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  • Comments to SEC on Investment Company Names

    The SEC has proposed a rule that would better align the names of investment companies with investor expectations, including for Environmental, Social, and Governance (ESG) investment funds, by requiring portfolio distribution requirements for funds whose name connotes a particular investment strategy. We submitted comments on the SEC's economic analysis of the Proposed Rule. We commend the Commission for complying with relevant case law and internal guidance on cost-benefit analysis and recommend steps that the SEC could take in the final rule to provide additional clarity and context regarding its findings.

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  • Comments to DOE on Supplemental Environmental Analysis for Alaska LNG Project

    After the Department of Energy published a supplemental environmental impact statement claiming that exporting liquefied natural gas from a proposed Alaska terminal would decrease greenhouse gas emissions, we submitted comments challenging the Department’s methodology and assumptions. In particular, our comment letter explains that the Department’s analysis unreasonably assumes that the Project would merely displace existing exports from Gulf Coast facilities, and thus overlooks the inevitable economic reality that the Project will increase total natural gas supply and consumption. As our comment letter explains, courts have rejected this “perfect substitution” assumption in related contexts. Moreover, our letter explains that the Department’s lifecycle analysis insufficiently considers the choice of destination countries and is inconsistent with the agency’s analysis of economic impacts.

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  • Joint SC-GHG Comments on Commercial Water Heating Equipment

    Together with partner groups, we submitted joint comments to the Department of Energy (DOE) on its proposed rule to strengthen energy conservation standards for commercial water heating equipment. Our comments applaud the agency for appropriately applying the social cost of greenhouse gases to estimate the climate benefits of the proposed standards, even though the standards would be cost-benefit justified without considering any climate benefits. We also encourage DOE to expand upon its rationale for adopting a global damages valuation and for the range of discount rates it applies to climate effects.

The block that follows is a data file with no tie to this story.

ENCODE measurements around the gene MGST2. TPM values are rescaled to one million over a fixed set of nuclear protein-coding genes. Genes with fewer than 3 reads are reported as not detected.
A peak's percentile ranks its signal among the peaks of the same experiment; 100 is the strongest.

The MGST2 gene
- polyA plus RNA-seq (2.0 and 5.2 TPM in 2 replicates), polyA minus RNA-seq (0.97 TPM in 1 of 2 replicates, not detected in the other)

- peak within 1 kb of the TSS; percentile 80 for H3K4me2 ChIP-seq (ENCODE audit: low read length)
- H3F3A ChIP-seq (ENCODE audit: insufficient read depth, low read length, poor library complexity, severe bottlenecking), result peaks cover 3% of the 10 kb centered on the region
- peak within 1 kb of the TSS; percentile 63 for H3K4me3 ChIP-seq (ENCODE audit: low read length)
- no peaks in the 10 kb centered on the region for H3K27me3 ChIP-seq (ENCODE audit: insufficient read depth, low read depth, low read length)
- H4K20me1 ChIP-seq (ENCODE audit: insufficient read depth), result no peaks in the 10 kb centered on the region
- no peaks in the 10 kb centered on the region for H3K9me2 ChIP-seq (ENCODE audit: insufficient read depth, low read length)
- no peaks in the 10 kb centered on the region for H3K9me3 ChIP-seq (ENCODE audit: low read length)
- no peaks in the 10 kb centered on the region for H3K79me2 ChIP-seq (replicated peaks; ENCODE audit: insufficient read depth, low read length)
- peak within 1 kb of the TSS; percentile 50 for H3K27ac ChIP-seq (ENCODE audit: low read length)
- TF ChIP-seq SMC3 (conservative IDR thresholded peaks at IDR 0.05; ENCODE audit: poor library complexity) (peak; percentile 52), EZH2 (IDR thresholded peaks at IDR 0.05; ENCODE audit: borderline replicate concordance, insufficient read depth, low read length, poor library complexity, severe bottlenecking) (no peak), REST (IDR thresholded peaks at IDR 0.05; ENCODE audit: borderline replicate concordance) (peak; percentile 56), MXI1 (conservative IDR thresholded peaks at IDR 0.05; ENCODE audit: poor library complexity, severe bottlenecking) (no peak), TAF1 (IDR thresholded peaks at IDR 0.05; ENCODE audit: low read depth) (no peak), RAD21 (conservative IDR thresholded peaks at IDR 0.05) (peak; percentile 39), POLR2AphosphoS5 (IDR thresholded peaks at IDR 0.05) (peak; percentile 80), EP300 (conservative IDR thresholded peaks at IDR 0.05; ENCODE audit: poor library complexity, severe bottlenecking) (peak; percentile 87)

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  • Comments to EPA on its Proposed Asbestos Risk Management Rule

    The Environmental Protection Agency (EPA) has proposed a ban on multiple conditions of use of chrysotile asbestos. The Institute for Policy Integrity and Professor Rachel Rothschild at the University of Michigan Law School submitted comments on the agency’s economic analysis of the proposed rule, identifying numerous ways EPA underestimated the health benefits from reduced cancer cases and lung illnesses and could strengthen the robust scientific, economic and legal basis for EPA’s proposed rule.

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  • Comments on the New York Climate Action Council’s Draft Scoping Plan

    The Climate Leadership and Community Protection Act (CLCPA or the Act) committed New York to an ambitious set of changes across all sectors of the economy. The development of a Scoping Plan, as called for by the Act, will help steer New York's agencies--and legislature--as they initiate those changes. Policy Integrity's comments focus on the Electricity and Gas System Transition chapters of the Draft Scoping Plan. In addition to voicing support for several of the measures listed in that plan, those comments encourage adoption of further measures in a final version of the plan. Those additional measures would support greater coordination of electricity sector stakeholders' decisions and would create a greater degree of certainty about the nature and pace of gas system transition.